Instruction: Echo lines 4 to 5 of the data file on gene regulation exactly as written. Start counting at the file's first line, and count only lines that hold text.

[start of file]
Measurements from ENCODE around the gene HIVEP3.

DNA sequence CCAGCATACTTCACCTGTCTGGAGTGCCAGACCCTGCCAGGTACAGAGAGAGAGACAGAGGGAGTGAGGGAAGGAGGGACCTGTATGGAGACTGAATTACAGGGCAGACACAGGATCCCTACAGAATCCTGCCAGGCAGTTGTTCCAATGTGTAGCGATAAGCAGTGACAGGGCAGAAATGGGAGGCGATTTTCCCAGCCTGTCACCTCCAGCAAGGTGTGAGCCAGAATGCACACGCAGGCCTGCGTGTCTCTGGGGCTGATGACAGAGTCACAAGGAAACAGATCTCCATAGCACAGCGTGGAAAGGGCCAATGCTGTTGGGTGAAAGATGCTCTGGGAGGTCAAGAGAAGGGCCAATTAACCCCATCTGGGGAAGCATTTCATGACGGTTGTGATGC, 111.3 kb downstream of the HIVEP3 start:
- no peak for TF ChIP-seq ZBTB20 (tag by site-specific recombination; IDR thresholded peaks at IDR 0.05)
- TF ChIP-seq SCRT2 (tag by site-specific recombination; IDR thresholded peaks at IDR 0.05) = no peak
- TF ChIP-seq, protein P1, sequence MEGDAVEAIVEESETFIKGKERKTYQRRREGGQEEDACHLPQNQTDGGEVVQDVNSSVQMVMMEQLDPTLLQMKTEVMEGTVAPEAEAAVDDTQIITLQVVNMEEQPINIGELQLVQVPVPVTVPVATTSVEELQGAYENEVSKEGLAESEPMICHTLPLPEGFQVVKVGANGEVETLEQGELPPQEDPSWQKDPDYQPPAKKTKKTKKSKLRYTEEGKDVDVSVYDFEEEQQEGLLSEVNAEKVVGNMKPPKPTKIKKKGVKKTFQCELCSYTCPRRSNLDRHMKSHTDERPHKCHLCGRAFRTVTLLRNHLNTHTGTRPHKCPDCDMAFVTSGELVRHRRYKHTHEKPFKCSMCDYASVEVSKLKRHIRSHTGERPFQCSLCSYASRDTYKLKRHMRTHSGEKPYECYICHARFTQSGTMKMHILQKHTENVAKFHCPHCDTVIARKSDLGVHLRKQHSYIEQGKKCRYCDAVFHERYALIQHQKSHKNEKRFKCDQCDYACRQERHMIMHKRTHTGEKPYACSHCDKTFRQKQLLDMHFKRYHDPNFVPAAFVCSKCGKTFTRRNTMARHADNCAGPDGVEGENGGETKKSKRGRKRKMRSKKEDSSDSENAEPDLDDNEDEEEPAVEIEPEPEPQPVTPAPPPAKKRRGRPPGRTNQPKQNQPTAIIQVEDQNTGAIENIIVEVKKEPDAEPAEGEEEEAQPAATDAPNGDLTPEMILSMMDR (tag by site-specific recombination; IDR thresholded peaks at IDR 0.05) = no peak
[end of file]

- TF ChIP-seq SCRT2 (tag by site-specific recombination; IDR thresholded peaks at IDR 0.05) = no peak
- TF ChIP-seq, protein P1, sequence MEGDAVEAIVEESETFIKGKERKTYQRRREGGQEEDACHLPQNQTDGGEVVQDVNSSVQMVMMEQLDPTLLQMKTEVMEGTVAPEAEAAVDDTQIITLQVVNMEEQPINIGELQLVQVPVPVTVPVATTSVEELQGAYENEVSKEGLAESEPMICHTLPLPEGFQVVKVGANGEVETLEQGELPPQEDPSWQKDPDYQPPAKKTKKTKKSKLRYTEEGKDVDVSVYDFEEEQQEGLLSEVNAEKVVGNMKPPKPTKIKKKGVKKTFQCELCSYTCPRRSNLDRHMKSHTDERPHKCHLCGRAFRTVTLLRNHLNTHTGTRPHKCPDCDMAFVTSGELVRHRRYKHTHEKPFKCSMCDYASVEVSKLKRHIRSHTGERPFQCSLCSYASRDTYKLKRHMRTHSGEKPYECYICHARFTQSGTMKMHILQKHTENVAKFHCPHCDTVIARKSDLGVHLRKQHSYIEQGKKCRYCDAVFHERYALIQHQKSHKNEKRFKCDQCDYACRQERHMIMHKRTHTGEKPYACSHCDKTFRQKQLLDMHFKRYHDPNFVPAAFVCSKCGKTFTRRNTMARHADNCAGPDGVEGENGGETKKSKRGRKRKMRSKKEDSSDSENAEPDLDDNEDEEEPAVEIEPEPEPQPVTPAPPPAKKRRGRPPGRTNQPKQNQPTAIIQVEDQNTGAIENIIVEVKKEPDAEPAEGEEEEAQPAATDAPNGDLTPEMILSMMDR (tag by site-specific recombination; IDR thresholded peaks at IDR 0.05) = no peak